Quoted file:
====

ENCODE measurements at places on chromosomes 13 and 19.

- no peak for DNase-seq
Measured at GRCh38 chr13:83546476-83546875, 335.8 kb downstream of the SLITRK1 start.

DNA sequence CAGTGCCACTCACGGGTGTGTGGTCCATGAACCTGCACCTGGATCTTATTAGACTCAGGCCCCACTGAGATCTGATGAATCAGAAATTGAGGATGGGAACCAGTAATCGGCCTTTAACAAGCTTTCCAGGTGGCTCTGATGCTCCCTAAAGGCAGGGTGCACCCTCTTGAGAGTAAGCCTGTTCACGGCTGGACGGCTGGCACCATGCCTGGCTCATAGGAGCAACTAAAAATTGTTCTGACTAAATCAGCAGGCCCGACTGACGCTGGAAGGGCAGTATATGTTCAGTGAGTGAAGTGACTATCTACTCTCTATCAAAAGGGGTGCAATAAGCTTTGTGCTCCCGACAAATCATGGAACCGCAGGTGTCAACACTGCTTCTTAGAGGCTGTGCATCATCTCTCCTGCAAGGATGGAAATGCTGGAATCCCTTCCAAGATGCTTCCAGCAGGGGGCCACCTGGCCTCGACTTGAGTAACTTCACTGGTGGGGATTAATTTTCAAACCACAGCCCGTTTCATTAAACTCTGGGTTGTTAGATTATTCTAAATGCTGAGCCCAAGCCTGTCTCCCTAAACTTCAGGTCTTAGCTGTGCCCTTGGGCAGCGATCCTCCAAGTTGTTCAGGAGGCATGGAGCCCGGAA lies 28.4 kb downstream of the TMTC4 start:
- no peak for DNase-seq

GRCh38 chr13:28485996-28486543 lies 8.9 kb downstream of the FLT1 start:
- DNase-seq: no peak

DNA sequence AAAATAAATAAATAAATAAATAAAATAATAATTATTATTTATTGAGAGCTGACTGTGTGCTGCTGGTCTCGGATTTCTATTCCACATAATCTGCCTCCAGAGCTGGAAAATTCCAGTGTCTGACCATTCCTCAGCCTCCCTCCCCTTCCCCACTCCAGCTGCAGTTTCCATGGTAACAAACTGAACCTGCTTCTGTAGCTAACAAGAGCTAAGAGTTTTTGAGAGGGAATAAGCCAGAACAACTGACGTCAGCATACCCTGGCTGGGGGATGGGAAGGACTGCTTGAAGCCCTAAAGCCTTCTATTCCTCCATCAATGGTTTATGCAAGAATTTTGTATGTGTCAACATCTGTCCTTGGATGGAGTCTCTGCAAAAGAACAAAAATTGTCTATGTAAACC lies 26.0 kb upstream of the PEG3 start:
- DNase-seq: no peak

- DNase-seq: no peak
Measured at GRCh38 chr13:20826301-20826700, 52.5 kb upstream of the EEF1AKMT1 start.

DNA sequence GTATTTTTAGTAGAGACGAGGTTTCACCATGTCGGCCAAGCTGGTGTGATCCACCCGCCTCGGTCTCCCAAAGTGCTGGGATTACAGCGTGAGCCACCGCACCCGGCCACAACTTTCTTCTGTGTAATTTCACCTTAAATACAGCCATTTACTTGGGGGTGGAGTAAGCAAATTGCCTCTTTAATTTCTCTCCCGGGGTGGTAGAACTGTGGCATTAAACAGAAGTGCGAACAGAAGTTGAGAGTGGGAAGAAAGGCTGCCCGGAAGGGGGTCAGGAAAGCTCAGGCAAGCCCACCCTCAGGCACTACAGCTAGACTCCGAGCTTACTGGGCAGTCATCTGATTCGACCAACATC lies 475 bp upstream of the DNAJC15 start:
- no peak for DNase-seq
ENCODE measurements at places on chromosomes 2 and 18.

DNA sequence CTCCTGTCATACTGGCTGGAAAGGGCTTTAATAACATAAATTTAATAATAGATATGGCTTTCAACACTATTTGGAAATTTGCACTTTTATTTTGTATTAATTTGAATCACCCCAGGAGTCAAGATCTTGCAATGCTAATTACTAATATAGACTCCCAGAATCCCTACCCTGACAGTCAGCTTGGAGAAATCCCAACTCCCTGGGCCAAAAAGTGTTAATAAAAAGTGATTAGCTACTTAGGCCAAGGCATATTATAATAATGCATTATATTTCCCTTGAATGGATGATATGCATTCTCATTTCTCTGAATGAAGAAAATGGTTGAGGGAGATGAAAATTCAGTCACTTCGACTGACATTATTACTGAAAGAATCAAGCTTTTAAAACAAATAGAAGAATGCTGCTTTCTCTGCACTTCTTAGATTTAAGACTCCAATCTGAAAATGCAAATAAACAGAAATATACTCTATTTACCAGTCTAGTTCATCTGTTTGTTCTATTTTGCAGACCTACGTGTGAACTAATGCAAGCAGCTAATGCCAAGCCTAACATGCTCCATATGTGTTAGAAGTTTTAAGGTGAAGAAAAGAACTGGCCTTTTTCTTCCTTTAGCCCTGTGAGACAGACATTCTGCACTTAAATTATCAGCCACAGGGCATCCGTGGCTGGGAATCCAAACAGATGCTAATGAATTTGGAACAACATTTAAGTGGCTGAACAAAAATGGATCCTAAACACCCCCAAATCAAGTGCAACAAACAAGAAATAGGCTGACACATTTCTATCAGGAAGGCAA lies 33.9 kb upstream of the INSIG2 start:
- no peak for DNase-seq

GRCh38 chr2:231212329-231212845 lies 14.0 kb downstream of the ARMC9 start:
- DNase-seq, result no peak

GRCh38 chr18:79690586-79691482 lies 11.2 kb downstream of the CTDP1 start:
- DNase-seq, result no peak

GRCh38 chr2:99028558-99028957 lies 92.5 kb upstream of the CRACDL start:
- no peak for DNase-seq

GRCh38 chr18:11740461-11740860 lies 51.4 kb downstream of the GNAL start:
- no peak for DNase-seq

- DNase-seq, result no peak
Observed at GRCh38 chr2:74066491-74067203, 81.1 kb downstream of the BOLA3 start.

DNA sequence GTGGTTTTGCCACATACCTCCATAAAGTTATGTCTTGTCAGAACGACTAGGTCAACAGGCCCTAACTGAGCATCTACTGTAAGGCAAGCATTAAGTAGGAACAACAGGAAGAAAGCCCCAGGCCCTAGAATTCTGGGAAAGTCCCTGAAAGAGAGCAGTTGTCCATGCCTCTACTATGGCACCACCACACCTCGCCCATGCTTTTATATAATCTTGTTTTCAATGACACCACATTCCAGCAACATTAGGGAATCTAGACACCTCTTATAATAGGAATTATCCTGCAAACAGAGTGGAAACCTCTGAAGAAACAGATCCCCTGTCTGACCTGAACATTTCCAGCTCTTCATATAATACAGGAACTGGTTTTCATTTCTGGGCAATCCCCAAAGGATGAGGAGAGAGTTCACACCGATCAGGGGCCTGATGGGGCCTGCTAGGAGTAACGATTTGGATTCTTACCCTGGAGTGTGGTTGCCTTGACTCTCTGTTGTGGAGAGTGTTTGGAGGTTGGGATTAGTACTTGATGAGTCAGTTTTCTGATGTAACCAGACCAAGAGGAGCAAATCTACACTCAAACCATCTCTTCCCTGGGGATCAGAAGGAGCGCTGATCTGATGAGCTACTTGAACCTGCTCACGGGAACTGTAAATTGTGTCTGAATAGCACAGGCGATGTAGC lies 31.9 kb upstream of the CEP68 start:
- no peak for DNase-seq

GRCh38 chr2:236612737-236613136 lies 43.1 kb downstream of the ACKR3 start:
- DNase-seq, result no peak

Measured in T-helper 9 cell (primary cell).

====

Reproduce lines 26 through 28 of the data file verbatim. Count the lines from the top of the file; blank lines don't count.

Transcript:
Observed at GRCh38 chr2:74066491-74067203, 81.1 kb downstream of the BOLA3 start.

DNA sequence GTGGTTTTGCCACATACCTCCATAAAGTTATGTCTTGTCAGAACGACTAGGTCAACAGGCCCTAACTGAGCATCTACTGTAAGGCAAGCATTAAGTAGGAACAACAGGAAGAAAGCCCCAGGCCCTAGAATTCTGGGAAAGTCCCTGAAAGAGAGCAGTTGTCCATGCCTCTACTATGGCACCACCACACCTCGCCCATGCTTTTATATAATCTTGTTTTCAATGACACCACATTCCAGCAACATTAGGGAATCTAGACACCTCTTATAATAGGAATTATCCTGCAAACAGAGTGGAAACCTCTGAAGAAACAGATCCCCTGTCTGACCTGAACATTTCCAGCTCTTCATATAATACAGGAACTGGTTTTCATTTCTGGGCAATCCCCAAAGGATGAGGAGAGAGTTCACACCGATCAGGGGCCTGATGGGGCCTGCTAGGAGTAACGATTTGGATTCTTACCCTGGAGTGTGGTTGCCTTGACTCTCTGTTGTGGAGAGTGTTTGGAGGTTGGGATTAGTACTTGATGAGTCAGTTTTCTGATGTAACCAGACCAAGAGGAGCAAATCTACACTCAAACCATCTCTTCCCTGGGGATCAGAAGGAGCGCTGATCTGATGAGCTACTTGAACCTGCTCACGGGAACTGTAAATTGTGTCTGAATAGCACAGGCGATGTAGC lies 31.9 kb upstream of the CEP68 start:
- no peak for DNase-seq